What you want to be able to do is answer something in very concise and precise ways. “What about security?” “That’s a beautiful question. It’s very important to us. We have more than 10 million in venture funding. Ward is the number one system in our planet, and when it comes to security, we take it very seriously. What else is important to you?” Did I say anything about security right now? I just bullshitted you for three sentences. I didn’t say that we have venture money. We got prize and award, and we take it seriously. That’s nothing. I’m not saying that should be your answer, I’m just trying to make a point here.
If I can answer in three sentences, calmly, while keeping eye contact, the other person is more often than not just going to be like, “Yeah, okay. That seems like they have their shit together.” Right? It’s dumb, but it’s human. We’re emotional. We’re not totally rational. Once computers buy all the products, we can build bots that sell all the products, and then just computers can talk to each other, right? It’s going to be a beautiful world, potentially, but as long as humans are involved in the buying process, there’s going to be rationality, emotionality, and all kinds of other weird things happening. You either embrace it, or you suffer the consequences.
All right. Here’s the number one mistake that people make when they’re on sales calls: they don’t go for the close. It is ridiculous. Sales calls often in SaaS, and I’ve heard thousands of CEOs and founders on sales demos, on SaaS demos, on SaaS sales calls. They always have a pretty good start. They always start energetic, and then they just fade in energy. They don’t have the stamina. At the end of the one hour conversation… Please don’t have an hour conversation. Your sales call should be 30 minutes. Get to it. Get to it. Be busy. Get to the important things. Don’t f*ck around for 60 minutes, 90 minute demos. Kill me right now. Nobody can compute all this information that long. At the end of these calls, here’s how they usually end: They end with something like, “Yeah. Thank you so much for your time. Yeah. I mean, we’re going to send you more information, and then whenever you guys are ready, just let us know about the next steps.”
What? That’s the end of your conversation? That’s how you close? Let’s push all responsibility over there, and we’re going to lean back here and wait for them to make the buying decision on their own. F*ck that, ask for the close. I’ll give you a very simple technique. One of the most powerful sentences in sales, in the world. It’s very simple. It goes like this: “What would it take for you to become a customer of ours?” You can ask this question multiple times, and you can ask it early. “Hey, now that we figured out that this is a good fit, let me ask you, what would it take for you to become a customer of ours?” Then, what you do is you follow up until you arrive at a virtual moment in the future where they buy.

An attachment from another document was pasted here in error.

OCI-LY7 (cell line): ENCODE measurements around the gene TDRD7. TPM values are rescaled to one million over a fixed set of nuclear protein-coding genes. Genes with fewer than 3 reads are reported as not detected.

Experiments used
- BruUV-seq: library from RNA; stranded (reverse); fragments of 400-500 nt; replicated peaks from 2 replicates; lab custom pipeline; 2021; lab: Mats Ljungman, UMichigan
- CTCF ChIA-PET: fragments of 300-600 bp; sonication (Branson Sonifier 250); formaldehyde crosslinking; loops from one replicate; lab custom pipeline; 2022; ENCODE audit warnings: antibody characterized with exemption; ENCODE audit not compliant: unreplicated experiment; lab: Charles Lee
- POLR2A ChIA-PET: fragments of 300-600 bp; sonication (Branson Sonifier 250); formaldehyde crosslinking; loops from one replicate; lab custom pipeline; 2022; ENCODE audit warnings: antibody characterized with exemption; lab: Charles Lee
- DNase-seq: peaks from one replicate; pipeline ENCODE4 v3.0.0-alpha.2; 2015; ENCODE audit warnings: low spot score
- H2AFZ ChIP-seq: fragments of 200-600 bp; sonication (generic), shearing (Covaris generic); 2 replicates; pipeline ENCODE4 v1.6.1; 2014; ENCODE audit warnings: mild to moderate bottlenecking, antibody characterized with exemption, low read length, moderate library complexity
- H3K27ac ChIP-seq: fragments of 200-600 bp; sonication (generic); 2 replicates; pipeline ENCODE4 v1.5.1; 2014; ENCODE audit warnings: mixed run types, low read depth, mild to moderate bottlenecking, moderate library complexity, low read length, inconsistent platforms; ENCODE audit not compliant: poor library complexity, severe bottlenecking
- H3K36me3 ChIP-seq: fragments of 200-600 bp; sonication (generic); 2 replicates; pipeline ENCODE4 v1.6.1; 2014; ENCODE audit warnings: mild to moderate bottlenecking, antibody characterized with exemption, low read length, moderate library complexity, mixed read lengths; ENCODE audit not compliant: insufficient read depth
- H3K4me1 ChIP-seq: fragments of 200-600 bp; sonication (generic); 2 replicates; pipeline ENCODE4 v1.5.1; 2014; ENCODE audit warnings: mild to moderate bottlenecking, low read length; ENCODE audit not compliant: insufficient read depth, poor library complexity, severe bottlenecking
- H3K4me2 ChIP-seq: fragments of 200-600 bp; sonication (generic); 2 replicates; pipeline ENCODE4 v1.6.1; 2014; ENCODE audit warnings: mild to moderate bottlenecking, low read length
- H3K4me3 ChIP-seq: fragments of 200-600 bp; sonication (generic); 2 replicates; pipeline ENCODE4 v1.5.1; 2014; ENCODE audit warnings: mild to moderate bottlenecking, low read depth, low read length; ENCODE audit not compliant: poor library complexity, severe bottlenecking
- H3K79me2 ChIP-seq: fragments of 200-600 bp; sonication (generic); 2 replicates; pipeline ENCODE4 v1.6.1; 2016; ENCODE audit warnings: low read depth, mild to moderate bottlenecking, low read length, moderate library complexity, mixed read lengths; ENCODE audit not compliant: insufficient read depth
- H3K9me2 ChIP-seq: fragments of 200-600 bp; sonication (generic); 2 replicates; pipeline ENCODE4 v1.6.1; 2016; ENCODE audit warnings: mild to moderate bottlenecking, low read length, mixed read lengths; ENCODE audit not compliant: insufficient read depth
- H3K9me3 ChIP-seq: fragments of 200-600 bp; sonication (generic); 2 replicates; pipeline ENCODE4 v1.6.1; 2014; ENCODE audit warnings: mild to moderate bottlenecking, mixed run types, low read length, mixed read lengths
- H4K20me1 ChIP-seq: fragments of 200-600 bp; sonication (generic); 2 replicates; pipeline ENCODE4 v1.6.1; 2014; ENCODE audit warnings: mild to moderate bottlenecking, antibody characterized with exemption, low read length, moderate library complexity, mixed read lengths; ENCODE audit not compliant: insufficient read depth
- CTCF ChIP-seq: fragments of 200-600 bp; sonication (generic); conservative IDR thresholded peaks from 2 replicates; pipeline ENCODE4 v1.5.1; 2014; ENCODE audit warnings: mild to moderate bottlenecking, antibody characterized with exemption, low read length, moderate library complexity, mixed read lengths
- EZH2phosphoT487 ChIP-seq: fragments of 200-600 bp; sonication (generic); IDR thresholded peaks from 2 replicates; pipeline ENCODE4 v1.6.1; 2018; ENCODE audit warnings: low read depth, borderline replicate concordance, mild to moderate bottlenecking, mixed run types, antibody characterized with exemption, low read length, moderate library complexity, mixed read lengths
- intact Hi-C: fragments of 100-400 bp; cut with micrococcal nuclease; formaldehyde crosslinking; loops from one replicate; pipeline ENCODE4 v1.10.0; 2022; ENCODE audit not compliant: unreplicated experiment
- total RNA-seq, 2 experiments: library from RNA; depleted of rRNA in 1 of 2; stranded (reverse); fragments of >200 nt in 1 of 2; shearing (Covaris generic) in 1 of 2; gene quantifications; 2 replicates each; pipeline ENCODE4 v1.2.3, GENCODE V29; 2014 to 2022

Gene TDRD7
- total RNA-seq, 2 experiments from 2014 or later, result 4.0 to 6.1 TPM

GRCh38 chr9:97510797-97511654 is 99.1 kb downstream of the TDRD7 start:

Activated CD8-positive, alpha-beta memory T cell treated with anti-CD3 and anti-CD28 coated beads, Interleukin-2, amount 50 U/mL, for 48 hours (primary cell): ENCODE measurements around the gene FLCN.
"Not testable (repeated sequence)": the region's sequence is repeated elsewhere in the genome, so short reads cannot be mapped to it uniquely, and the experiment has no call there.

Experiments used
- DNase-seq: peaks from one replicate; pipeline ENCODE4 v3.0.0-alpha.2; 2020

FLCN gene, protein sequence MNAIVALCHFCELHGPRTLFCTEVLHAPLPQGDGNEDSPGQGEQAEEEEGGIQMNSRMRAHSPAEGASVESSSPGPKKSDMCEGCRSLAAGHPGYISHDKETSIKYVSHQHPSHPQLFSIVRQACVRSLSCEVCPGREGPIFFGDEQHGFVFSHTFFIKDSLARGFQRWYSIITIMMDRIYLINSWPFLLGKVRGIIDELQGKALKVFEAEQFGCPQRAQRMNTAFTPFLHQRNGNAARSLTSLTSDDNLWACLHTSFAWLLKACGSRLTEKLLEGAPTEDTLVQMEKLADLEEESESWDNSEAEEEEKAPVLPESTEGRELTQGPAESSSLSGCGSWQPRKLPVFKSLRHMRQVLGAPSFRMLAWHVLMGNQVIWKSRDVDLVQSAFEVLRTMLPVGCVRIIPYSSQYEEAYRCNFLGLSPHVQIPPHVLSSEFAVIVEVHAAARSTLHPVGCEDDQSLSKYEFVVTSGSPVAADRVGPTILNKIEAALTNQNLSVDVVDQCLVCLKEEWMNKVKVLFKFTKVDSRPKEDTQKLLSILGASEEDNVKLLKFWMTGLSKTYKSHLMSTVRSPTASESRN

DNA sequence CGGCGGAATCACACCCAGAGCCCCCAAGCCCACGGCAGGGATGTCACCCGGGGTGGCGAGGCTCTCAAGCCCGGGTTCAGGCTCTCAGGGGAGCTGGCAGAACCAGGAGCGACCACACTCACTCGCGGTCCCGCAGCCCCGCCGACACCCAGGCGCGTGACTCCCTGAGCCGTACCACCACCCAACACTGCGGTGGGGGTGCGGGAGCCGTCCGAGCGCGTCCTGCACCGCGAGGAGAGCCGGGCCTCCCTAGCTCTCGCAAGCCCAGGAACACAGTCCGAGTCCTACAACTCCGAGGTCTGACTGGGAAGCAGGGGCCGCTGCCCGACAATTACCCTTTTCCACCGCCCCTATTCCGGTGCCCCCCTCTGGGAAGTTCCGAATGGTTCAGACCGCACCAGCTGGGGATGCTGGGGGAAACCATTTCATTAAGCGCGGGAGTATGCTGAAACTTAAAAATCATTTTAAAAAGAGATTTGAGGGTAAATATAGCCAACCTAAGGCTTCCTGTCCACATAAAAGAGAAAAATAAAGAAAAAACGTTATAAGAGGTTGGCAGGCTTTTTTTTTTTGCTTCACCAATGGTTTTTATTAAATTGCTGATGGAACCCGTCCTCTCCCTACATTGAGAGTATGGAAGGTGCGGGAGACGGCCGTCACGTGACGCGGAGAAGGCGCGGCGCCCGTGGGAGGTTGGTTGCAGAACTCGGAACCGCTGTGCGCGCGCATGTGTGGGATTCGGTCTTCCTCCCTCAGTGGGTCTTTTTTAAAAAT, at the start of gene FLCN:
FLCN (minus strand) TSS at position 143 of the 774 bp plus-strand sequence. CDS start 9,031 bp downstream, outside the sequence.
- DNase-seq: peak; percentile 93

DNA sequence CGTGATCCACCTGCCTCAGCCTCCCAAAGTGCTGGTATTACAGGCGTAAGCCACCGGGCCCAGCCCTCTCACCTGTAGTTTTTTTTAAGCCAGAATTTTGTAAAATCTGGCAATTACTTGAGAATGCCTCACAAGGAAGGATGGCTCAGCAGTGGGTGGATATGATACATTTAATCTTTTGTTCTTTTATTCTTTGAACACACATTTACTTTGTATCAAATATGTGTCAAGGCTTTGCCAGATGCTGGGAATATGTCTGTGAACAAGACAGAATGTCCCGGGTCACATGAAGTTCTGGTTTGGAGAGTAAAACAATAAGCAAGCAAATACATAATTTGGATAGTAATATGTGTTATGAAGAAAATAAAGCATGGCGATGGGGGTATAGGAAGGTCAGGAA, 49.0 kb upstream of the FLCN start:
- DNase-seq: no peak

So when they go, “Well, we have to go back to the team and evaluate this,” you don’t go, “Cool. All right, thank you. Goodbye.” You go, “All right. Once you evaluated it, what happens next?” “Well next, we’ll set up another call with more stakeholders to really dig a little deeper.” “All right. That sounds good. Let’s say that call goes well, what happens next?” “Well next, we would want to put together a pilot proposal.” “All right, and then? How long does the pilot typically go? What are the KPIs for success in a pilot? How much budget do we have? Tell me more about it, whether the stakeholders… All right. Let’s say the pilot has ended and we checked off all the boxes, what happens next?”
People just assume. People on the phone, they just go, “Oh, a pilot? Okay. Then, after the pilot, they’re going to buy. All right. A pilot sounds good. I’m going to prepare the pilot.” Shut the f*ck up, we don’t know that. What happens next after the pilot? “Well, after the pilot, you have to talk to procurement.” “All right, and what happens after procurement?” “Well, you have to talk to legal.” “And then? Are we in business now?” “No, no, no, no, no. You have to talk to my grandmother. She’s going to read your palm and your future.” “All right, and then when grandma’s says, ‘yes’, what do we do then? Are we in business?” “Yes, then we are in business.”